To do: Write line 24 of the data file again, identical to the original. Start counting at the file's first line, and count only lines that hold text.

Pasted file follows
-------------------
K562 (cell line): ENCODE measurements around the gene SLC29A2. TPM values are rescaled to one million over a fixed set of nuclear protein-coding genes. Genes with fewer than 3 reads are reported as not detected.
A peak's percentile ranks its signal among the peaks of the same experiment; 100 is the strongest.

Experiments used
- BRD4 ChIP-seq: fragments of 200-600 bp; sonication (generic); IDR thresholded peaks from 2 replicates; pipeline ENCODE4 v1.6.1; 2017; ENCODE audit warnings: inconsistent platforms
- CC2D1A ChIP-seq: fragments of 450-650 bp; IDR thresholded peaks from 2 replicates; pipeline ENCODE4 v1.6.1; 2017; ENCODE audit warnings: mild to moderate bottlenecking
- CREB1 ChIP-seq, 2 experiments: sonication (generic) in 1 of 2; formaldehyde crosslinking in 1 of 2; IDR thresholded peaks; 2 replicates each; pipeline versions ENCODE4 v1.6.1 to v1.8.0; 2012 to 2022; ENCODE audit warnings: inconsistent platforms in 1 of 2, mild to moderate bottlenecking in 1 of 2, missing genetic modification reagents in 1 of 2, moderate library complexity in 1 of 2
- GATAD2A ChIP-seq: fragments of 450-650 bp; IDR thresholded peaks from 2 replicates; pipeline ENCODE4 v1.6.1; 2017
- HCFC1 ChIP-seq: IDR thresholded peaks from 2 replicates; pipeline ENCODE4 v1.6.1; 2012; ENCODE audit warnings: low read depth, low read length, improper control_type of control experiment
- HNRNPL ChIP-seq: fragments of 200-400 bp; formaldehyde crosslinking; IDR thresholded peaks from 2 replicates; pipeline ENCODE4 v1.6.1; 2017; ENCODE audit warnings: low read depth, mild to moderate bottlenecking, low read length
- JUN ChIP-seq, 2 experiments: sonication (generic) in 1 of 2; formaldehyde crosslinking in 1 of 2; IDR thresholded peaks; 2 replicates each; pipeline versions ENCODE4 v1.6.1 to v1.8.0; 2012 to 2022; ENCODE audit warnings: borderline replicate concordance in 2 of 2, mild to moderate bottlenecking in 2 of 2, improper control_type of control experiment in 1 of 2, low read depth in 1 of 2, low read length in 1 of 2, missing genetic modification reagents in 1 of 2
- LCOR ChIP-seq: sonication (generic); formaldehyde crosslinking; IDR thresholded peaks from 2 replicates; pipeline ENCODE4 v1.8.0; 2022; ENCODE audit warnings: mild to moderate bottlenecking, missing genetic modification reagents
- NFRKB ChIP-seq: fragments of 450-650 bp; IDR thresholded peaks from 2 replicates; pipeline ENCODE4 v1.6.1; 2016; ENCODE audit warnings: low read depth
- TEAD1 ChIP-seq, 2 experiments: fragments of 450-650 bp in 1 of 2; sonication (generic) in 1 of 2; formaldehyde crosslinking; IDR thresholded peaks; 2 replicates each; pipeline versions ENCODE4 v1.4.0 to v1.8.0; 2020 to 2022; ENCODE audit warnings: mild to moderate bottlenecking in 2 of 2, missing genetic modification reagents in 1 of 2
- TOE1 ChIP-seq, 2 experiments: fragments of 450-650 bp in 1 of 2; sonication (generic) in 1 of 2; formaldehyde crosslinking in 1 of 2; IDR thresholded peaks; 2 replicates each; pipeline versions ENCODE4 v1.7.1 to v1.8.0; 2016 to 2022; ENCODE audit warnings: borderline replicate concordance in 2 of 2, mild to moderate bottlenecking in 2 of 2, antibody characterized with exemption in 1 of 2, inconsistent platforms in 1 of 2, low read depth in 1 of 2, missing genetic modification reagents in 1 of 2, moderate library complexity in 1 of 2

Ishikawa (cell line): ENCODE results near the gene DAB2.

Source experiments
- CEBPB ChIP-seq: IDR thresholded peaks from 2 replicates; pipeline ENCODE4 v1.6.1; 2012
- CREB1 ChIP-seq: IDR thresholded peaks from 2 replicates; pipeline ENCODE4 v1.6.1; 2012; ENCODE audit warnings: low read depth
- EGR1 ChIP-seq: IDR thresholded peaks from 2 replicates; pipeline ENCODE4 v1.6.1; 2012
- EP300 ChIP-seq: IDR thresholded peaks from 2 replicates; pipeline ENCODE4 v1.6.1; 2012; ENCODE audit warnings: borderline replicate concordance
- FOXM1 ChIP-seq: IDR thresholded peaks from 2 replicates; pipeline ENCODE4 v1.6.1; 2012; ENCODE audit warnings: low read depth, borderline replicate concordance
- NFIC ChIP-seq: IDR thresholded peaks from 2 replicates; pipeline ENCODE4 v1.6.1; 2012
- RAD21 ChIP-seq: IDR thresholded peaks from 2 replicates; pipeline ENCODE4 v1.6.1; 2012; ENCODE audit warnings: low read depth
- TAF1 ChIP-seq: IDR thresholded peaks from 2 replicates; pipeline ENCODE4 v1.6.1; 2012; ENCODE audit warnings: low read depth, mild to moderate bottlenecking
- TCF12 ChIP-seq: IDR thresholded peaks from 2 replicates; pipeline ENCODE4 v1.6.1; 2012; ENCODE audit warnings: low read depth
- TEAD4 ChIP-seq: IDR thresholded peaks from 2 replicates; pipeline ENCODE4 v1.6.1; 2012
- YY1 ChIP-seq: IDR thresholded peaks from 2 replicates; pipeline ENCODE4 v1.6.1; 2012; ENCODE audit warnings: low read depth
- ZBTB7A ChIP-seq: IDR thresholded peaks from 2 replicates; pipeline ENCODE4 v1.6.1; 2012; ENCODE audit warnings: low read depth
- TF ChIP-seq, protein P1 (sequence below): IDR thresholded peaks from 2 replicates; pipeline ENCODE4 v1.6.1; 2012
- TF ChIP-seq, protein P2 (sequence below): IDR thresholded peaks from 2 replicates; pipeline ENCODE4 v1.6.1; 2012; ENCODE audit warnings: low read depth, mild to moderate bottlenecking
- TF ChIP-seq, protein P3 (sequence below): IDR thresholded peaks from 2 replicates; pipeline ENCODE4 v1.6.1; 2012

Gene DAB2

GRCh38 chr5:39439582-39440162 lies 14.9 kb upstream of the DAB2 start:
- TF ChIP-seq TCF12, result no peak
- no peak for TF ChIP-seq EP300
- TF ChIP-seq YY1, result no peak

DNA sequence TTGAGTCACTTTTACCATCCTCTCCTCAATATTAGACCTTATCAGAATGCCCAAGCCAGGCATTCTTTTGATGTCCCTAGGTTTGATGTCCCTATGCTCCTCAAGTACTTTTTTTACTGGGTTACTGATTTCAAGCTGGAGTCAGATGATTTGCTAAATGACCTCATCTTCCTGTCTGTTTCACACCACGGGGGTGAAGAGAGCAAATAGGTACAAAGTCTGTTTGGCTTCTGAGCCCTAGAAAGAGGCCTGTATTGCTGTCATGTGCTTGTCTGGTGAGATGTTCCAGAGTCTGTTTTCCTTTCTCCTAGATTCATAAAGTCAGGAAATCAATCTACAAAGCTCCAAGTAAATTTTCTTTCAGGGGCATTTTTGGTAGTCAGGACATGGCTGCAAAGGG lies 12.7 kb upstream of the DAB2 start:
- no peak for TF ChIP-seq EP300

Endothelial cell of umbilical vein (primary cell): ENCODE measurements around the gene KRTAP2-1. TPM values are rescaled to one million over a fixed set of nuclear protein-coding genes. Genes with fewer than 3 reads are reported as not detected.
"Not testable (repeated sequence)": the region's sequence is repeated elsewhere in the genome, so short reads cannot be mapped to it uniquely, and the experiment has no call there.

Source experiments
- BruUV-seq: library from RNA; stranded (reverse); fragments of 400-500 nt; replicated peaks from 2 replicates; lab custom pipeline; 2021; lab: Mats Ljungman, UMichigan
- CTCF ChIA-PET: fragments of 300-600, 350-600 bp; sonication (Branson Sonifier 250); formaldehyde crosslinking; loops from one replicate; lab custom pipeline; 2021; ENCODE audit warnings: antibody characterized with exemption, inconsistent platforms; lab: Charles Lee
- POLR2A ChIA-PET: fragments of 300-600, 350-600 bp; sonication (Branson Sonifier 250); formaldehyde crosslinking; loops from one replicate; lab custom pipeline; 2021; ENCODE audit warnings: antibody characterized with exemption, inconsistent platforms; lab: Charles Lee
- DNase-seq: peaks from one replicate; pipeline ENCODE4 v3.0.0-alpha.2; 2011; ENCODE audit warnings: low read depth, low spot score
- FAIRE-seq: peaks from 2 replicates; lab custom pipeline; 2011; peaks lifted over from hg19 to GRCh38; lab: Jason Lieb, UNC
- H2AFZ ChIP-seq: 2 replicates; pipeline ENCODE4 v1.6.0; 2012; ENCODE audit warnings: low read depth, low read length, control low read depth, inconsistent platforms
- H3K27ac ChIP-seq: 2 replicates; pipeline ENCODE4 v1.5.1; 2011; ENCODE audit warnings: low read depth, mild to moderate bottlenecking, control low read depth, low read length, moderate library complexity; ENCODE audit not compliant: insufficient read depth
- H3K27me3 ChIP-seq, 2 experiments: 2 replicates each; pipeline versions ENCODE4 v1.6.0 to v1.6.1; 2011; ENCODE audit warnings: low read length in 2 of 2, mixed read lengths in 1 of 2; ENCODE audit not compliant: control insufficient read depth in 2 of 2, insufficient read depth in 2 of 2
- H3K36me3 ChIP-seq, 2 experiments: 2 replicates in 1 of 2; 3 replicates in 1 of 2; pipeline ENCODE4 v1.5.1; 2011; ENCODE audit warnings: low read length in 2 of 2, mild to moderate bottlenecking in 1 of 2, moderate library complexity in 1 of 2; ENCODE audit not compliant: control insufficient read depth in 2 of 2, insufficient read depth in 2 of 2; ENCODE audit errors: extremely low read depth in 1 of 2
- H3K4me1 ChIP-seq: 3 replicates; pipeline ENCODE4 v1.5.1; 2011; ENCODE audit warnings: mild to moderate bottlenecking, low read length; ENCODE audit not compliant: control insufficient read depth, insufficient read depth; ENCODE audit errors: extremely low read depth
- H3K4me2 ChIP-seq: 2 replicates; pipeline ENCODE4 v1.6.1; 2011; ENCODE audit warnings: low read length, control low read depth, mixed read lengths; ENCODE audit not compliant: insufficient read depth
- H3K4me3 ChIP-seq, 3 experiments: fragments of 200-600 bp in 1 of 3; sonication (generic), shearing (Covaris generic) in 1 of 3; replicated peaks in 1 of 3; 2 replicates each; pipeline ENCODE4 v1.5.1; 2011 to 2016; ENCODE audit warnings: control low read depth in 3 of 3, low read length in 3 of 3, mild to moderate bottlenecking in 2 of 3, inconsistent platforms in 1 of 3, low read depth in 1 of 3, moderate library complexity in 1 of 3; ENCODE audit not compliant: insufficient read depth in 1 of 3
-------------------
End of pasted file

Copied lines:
- TAF1 ChIP-seq: IDR thresholded peaks from 2 replicates; pipeline ENCODE4 v1.6.1; 2012; ENCODE audit warnings: low read depth, mild to moderate bottlenecking